Bangladesh bans cartoons to halt Hindi invasion
Bangladesh has banned Hindi-dubbed version of the popular Japanese cartoon Doraemon from its TV screens over fears that youngsters hooked to it might struggle to learn their native tongue Bengali.world Updated: Feb 15, 2013 20:10 IST
Bangladesh has banned Hindi-dubbed version of the popular Japanese cartoon Doraemon from its TV screens over fears that youngsters hooked to it might struggle to learn their native tongue Bengali.
Bangladesh's information minister Hasanul Haque Inu told the Parliament on Thursday "the government doesn't want children's educational atmosphere to get vitiated due to the telecast of Doraemon."
"The government has already issued notices directing to stop the telecast of unapproved foreign satellite television channels like Disney, Disney XD and Pogo. So, the airing of the children?s favourite cartoon Doraemon has been banned," he added.
Ruling Awami League lawmaker Shahriar Alam last week demanded immediate ban on airing of the cartoon Doraemon in the country. He had said television stations should air foreign cartoons after dubbing them in Bangla.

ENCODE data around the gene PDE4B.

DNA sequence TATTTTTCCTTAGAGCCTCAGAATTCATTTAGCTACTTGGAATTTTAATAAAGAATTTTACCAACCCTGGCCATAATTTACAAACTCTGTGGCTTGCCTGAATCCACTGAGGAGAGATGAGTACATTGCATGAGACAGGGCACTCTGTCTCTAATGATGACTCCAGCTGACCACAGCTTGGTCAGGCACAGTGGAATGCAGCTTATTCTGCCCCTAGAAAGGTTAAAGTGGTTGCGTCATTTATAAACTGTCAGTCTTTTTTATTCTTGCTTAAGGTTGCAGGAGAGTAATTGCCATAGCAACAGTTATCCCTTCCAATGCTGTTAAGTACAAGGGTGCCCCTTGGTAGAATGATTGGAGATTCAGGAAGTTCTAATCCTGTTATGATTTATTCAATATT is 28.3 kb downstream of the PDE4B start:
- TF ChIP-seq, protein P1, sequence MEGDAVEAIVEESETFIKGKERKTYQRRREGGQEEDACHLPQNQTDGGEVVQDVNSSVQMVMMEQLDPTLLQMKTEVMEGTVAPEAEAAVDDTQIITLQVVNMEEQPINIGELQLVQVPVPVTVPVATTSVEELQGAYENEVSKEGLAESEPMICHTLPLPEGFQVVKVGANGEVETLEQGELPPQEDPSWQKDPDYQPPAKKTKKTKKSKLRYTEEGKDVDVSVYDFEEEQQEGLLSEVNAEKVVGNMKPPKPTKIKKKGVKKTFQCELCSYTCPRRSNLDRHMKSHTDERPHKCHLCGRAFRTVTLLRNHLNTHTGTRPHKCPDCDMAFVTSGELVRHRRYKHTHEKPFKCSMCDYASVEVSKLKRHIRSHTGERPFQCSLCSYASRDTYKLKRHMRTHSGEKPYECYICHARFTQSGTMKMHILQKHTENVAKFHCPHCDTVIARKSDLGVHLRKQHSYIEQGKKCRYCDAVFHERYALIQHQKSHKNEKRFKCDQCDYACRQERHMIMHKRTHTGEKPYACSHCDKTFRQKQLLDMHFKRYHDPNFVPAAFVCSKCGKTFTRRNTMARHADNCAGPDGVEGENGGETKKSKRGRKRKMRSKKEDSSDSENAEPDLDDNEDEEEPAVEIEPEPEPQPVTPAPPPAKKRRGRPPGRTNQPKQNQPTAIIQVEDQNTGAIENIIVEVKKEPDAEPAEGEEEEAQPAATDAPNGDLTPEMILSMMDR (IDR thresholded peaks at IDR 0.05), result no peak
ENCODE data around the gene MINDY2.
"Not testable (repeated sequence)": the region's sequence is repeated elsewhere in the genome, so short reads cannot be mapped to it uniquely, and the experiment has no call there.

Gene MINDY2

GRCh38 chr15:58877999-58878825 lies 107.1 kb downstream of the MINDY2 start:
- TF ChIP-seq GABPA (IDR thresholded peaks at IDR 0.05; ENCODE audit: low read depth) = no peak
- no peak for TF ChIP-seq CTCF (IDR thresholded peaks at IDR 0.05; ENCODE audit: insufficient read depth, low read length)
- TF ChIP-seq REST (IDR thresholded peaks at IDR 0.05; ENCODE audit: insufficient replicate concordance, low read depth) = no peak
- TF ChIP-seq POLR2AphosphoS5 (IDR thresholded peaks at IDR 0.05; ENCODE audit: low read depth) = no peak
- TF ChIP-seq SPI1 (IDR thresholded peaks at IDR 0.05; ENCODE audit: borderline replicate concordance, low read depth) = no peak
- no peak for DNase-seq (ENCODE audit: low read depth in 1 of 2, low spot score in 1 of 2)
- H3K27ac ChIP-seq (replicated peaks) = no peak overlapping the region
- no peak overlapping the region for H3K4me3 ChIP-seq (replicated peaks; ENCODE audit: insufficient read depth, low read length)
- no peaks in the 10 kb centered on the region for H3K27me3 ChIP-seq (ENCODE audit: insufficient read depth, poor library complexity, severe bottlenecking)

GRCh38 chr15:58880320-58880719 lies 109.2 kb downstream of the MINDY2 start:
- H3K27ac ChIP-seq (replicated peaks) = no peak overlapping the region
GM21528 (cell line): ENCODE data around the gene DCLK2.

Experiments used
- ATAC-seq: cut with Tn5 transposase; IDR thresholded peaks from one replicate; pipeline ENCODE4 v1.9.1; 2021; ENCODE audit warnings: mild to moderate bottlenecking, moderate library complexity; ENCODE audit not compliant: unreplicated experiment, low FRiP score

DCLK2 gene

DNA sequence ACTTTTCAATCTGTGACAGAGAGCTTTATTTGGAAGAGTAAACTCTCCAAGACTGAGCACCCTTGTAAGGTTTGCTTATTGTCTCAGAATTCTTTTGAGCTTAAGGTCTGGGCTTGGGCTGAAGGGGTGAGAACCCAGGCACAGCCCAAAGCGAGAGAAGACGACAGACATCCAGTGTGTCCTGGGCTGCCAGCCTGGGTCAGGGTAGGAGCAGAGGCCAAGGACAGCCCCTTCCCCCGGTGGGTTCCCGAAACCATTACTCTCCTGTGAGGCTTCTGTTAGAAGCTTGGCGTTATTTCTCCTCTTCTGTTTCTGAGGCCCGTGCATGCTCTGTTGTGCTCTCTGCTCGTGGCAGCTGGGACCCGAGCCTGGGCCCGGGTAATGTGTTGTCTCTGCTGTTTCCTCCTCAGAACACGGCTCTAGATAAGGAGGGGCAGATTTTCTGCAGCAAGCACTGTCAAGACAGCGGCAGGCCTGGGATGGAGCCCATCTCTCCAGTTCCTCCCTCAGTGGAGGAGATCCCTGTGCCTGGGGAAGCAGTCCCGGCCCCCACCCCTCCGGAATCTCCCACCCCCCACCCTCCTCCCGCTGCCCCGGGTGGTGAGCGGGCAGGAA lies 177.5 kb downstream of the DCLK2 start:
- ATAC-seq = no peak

Apprehending negative effect of the cartoon, Alam said that this type of cartoons might change the mother tongue in the future. He went on to say 'Doraemon' serial only taught about telling lies and speaking Hindi.
He said the cartoon serials should teach the children about the moral and religious values and motivate them for education.
Bangladesh is particularly sensitive about the cultural impact of its influential neighbour India with millions of households preferring to watch Hindi-language television beamed in via satellite. Nationalist sentiment in the country is particularly high with the 'International Mother Language Day', observed on Feb 21, just round the corner.
Created by manga artist Fujiko F. Fujio, Doraemon revolves around a robotic cat who travels back in time from the 22nd century to aid a pre-teen boy, Nobita.
Japanese foreign ministry appointed Doraemon as its first "anime ambassador" in 2008 in an effort to deepen foreign interest in Japanese culture.